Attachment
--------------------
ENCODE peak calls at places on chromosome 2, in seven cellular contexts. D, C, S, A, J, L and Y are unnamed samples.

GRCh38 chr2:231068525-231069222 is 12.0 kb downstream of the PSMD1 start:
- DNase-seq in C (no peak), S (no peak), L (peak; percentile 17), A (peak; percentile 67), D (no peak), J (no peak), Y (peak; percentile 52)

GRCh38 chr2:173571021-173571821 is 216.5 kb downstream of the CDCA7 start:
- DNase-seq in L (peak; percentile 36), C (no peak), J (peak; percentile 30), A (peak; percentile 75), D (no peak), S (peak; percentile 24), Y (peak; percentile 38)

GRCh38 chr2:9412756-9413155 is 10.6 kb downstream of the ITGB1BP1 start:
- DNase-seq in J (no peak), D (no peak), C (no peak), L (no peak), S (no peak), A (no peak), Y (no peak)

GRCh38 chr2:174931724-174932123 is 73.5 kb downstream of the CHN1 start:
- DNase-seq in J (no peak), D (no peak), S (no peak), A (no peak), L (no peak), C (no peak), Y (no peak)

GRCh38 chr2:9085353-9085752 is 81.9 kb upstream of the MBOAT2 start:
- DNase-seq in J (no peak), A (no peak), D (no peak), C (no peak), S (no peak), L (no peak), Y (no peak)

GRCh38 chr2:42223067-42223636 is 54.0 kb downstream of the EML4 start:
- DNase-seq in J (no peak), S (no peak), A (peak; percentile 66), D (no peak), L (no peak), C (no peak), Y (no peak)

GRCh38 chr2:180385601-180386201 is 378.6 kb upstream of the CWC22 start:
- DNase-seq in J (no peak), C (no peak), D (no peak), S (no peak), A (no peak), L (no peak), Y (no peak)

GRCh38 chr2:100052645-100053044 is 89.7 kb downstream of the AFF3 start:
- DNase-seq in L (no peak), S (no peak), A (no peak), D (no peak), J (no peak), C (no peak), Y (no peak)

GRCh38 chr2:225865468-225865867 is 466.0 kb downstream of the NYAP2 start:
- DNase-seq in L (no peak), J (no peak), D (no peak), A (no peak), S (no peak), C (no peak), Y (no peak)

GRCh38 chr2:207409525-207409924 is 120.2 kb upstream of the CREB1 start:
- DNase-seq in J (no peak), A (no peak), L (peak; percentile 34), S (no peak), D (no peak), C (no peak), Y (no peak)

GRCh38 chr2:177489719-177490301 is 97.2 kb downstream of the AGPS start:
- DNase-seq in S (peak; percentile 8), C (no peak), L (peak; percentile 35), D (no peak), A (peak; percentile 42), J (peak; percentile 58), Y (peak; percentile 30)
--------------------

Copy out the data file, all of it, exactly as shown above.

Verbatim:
ENCODE peak calls at places on chromosome 2, in seven cellular contexts. D, C, S, A, J, L and Y are unnamed samples.

GRCh38 chr2:231068525-231069222 is 12.0 kb downstream of the PSMD1 start:
- DNase-seq in C (no peak), S (no peak), L (peak; percentile 17), A (peak; percentile 67), D (no peak), J (no peak), Y (peak; percentile 52)

GRCh38 chr2:173571021-173571821 is 216.5 kb downstream of the CDCA7 start:
- DNase-seq in L (peak; percentile 36), C (no peak), J (peak; percentile 30), A (peak; percentile 75), D (no peak), S (peak; percentile 24), Y (peak; percentile 38)

GRCh38 chr2:9412756-9413155 is 10.6 kb downstream of the ITGB1BP1 start:
- DNase-seq in J (no peak), D (no peak), C (no peak), L (no peak), S (no peak), A (no peak), Y (no peak)

GRCh38 chr2:174931724-174932123 is 73.5 kb downstream of the CHN1 start:
- DNase-seq in J (no peak), D (no peak), S (no peak), A (no peak), L (no peak), C (no peak), Y (no peak)

GRCh38 chr2:9085353-9085752 is 81.9 kb upstream of the MBOAT2 start:
- DNase-seq in J (no peak), A (no peak), D (no peak), C (no peak), S (no peak), L (no peak), Y (no peak)

GRCh38 chr2:42223067-42223636 is 54.0 kb downstream of the EML4 start:
- DNase-seq in J (no peak), S (no peak), A (peak; percentile 66), D (no peak), L (no peak), C (no peak), Y (no peak)

GRCh38 chr2:180385601-180386201 is 378.6 kb upstream of the CWC22 start:
- DNase-seq in J (no peak), C (no peak), D (no peak), S (no peak), A (no peak), L (no peak), Y (no peak)

GRCh38 chr2:100052645-100053044 is 89.7 kb downstream of the AFF3 start:
- DNase-seq in L (no peak), S (no peak), A (no peak), D (no peak), J (no peak), C (no peak), Y (no peak)

GRCh38 chr2:225865468-225865867 is 466.0 kb downstream of the NYAP2 start:
- DNase-seq in L (no peak), J (no peak), D (no peak), A (no peak), S (no peak), C (no peak), Y (no peak)

GRCh38 chr2:207409525-207409924 is 120.2 kb upstream of the CREB1 start:
- DNase-seq in J (no peak), A (no peak), L (peak; percentile 34), S (no peak), D (no peak), C (no peak), Y (no peak)

GRCh38 chr2:177489719-177490301 is 97.2 kb downstream of the AGPS start:
- DNase-seq in S (peak; percentile 8), C (no peak), L (peak; percentile 35), D (no peak), A (peak; percentile 42), J (peak; percentile 58), Y (peak; percentile 30)